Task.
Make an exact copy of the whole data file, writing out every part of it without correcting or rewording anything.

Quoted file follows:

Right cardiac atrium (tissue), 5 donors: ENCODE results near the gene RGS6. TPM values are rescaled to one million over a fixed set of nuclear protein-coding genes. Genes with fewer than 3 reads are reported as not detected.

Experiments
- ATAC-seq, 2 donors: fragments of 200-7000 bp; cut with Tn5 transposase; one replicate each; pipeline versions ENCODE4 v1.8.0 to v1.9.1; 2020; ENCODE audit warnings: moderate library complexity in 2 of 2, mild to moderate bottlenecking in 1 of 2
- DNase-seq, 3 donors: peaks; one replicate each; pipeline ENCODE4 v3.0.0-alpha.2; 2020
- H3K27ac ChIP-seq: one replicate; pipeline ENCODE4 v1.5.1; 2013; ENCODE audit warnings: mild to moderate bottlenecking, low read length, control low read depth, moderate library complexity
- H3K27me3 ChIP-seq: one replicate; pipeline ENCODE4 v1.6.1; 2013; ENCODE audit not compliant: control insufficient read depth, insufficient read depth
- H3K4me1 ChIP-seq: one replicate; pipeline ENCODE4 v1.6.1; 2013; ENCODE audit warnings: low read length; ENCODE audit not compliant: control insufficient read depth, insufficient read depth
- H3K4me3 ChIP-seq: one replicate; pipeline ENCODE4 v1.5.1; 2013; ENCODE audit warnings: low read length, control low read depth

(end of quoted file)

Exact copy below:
Right cardiac atrium (tissue), 5 donors: ENCODE results near the gene RGS6. TPM values are rescaled to one million over a fixed set of nuclear protein-coding genes. Genes with fewer than 3 reads are reported as not detected.

Experiments
- ATAC-seq, 2 donors: fragments of 200-7000 bp; cut with Tn5 transposase; one replicate each; pipeline versions ENCODE4 v1.8.0 to v1.9.1; 2020; ENCODE audit warnings: moderate library complexity in 2 of 2, mild to moderate bottlenecking in 1 of 2
- DNase-seq, 3 donors: peaks; one replicate each; pipeline ENCODE4 v3.0.0-alpha.2; 2020
- H3K27ac ChIP-seq: one replicate; pipeline ENCODE4 v1.5.1; 2013; ENCODE audit warnings: mild to moderate bottlenecking, low read length, control low read depth, moderate library complexity
- H3K27me3 ChIP-seq: one replicate; pipeline ENCODE4 v1.6.1; 2013; ENCODE audit not compliant: control insufficient read depth, insufficient read depth
- H3K4me1 ChIP-seq: one replicate; pipeline ENCODE4 v1.6.1; 2013; ENCODE audit warnings: low read length; ENCODE audit not compliant: control insufficient read depth, insufficient read depth
- H3K4me3 ChIP-seq: one replicate; pipeline ENCODE4 v1.5.1; 2013; ENCODE audit warnings: low read length, control low read depth